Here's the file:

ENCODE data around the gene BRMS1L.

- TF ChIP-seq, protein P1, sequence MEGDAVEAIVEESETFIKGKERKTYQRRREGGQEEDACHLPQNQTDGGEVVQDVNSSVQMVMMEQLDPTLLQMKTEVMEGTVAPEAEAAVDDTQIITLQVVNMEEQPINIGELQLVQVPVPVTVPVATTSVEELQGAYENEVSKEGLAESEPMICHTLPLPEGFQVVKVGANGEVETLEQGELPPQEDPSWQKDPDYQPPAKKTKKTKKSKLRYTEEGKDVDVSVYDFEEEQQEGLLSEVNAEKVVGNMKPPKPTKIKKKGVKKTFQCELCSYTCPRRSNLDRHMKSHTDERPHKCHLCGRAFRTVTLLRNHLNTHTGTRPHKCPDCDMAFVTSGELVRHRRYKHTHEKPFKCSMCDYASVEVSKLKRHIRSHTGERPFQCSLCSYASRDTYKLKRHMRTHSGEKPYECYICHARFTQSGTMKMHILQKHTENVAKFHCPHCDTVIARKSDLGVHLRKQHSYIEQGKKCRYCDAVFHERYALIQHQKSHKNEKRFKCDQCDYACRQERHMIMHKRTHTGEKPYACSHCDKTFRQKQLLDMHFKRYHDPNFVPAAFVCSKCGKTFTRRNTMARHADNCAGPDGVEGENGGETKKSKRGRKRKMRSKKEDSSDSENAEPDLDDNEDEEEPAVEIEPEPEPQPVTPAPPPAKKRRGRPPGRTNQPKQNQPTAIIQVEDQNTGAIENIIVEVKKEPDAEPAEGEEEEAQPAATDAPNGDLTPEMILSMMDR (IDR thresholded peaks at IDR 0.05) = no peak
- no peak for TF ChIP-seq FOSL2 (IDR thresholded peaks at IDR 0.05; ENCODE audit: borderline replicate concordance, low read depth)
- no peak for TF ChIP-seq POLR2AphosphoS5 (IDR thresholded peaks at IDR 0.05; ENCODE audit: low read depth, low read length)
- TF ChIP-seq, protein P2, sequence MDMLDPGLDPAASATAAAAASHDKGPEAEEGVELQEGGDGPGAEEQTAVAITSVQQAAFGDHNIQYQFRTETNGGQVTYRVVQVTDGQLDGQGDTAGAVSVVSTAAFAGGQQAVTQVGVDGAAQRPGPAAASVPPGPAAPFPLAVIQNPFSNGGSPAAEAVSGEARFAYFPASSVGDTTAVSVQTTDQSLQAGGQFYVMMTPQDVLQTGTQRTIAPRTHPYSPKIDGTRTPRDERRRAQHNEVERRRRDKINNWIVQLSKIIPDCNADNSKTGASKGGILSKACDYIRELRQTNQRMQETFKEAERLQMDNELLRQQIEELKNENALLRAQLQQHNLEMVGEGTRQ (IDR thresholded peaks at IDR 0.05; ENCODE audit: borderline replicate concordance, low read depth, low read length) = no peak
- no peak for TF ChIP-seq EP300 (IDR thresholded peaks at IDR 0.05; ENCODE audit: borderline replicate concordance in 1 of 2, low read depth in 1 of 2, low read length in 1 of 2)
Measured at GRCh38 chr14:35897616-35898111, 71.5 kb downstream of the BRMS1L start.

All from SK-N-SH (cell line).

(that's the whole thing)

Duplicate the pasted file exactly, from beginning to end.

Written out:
ENCODE data around the gene BRMS1L.

- TF ChIP-seq, protein P1, sequence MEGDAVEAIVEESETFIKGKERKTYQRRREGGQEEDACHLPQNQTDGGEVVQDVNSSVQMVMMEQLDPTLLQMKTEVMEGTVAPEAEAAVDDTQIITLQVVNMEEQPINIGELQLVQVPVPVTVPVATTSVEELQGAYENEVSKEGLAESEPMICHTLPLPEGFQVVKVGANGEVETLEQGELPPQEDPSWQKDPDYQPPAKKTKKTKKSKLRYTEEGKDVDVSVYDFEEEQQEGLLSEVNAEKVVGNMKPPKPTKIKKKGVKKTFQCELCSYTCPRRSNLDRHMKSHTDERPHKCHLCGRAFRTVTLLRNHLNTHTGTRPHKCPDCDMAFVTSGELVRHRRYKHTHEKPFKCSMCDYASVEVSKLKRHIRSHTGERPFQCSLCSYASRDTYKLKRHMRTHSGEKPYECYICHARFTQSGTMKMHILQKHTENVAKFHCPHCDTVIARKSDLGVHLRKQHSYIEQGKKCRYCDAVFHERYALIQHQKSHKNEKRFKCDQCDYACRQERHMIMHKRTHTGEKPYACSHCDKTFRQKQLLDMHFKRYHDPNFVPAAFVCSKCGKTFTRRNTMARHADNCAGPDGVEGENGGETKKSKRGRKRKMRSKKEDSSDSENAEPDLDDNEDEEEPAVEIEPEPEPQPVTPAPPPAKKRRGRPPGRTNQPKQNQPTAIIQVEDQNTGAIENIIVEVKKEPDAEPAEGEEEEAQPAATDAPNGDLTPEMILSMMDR (IDR thresholded peaks at IDR 0.05) = no peak
- no peak for TF ChIP-seq FOSL2 (IDR thresholded peaks at IDR 0.05; ENCODE audit: borderline replicate concordance, low read depth)
- no peak for TF ChIP-seq POLR2AphosphoS5 (IDR thresholded peaks at IDR 0.05; ENCODE audit: low read depth, low read length)
- TF ChIP-seq, protein P2, sequence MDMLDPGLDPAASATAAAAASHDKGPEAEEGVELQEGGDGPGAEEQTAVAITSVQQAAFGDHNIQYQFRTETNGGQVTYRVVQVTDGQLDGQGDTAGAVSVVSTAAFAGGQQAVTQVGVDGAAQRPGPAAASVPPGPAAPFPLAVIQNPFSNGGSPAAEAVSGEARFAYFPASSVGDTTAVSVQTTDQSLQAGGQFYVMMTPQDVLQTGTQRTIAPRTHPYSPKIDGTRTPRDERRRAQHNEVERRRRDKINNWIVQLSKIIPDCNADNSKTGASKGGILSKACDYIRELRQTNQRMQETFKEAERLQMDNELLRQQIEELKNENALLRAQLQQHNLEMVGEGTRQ (IDR thresholded peaks at IDR 0.05; ENCODE audit: borderline replicate concordance, low read depth, low read length) = no peak
- no peak for TF ChIP-seq EP300 (IDR thresholded peaks at IDR 0.05; ENCODE audit: borderline replicate concordance in 1 of 2, low read depth in 1 of 2, low read length in 1 of 2)
Measured at GRCh38 chr14:35897616-35898111, 71.5 kb downstream of the BRMS1L start.

All from SK-N-SH (cell line).